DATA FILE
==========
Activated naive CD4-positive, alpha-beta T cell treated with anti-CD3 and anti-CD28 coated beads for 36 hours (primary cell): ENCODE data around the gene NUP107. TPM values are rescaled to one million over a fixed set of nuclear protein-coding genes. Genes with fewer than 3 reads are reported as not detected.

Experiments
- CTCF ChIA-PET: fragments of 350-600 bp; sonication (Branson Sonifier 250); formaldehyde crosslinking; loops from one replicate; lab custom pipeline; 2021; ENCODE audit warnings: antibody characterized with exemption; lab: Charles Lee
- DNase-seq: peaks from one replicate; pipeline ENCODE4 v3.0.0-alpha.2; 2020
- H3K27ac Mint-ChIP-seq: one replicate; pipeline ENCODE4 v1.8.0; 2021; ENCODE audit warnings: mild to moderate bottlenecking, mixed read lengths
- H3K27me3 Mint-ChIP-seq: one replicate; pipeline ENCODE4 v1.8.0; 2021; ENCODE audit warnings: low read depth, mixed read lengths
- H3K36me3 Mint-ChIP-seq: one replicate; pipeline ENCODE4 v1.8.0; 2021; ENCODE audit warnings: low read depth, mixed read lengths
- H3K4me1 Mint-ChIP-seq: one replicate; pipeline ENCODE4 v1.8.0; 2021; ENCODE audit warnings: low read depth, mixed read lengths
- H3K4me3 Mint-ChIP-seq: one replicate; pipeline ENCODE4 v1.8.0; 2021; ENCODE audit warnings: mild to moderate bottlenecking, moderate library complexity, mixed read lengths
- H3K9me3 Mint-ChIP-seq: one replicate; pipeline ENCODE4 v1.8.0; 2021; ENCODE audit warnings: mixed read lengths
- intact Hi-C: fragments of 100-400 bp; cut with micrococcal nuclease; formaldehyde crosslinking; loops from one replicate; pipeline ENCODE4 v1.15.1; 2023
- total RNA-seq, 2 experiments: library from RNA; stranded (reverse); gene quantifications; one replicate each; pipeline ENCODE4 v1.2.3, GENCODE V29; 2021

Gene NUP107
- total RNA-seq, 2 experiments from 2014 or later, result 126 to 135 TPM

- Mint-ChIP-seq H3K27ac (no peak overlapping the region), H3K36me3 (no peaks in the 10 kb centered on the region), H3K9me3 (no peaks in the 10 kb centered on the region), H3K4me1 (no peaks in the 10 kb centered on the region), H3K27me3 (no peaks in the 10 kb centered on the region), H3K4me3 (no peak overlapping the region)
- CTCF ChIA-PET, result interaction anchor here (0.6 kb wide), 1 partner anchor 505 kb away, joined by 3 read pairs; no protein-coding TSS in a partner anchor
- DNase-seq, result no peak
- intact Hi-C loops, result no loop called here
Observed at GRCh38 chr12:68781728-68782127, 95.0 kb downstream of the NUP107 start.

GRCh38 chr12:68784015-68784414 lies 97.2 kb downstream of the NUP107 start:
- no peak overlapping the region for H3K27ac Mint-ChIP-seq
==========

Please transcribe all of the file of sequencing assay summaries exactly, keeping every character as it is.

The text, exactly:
Activated naive CD4-positive, alpha-beta T cell treated with anti-CD3 and anti-CD28 coated beads for 36 hours (primary cell): ENCODE data around the gene NUP107. TPM values are rescaled to one million over a fixed set of nuclear protein-coding genes. Genes with fewer than 3 reads are reported as not detected.

Experiments
- CTCF ChIA-PET: fragments of 350-600 bp; sonication (Branson Sonifier 250); formaldehyde crosslinking; loops from one replicate; lab custom pipeline; 2021; ENCODE audit warnings: antibody characterized with exemption; lab: Charles Lee
- DNase-seq: peaks from one replicate; pipeline ENCODE4 v3.0.0-alpha.2; 2020
- H3K27ac Mint-ChIP-seq: one replicate; pipeline ENCODE4 v1.8.0; 2021; ENCODE audit warnings: mild to moderate bottlenecking, mixed read lengths
- H3K27me3 Mint-ChIP-seq: one replicate; pipeline ENCODE4 v1.8.0; 2021; ENCODE audit warnings: low read depth, mixed read lengths
- H3K36me3 Mint-ChIP-seq: one replicate; pipeline ENCODE4 v1.8.0; 2021; ENCODE audit warnings: low read depth, mixed read lengths
- H3K4me1 Mint-ChIP-seq: one replicate; pipeline ENCODE4 v1.8.0; 2021; ENCODE audit warnings: low read depth, mixed read lengths
- H3K4me3 Mint-ChIP-seq: one replicate; pipeline ENCODE4 v1.8.0; 2021; ENCODE audit warnings: mild to moderate bottlenecking, moderate library complexity, mixed read lengths
- H3K9me3 Mint-ChIP-seq: one replicate; pipeline ENCODE4 v1.8.0; 2021; ENCODE audit warnings: mixed read lengths
- intact Hi-C: fragments of 100-400 bp; cut with micrococcal nuclease; formaldehyde crosslinking; loops from one replicate; pipeline ENCODE4 v1.15.1; 2023
- total RNA-seq, 2 experiments: library from RNA; stranded (reverse); gene quantifications; one replicate each; pipeline ENCODE4 v1.2.3, GENCODE V29; 2021

Gene NUP107
- total RNA-seq, 2 experiments from 2014 or later, result 126 to 135 TPM

- Mint-ChIP-seq H3K27ac (no peak overlapping the region), H3K36me3 (no peaks in the 10 kb centered on the region), H3K9me3 (no peaks in the 10 kb centered on the region), H3K4me1 (no peaks in the 10 kb centered on the region), H3K27me3 (no peaks in the 10 kb centered on the region), H3K4me3 (no peak overlapping the region)
- CTCF ChIA-PET, result interaction anchor here (0.6 kb wide), 1 partner anchor 505 kb away, joined by 3 read pairs; no protein-coding TSS in a partner anchor
- DNase-seq, result no peak
- intact Hi-C loops, result no loop called here
Observed at GRCh38 chr12:68781728-68782127, 95.0 kb downstream of the NUP107 start.

GRCh38 chr12:68784015-68784414 lies 97.2 kb downstream of the NUP107 start:
- no peak overlapping the region for H3K27ac Mint-ChIP-seq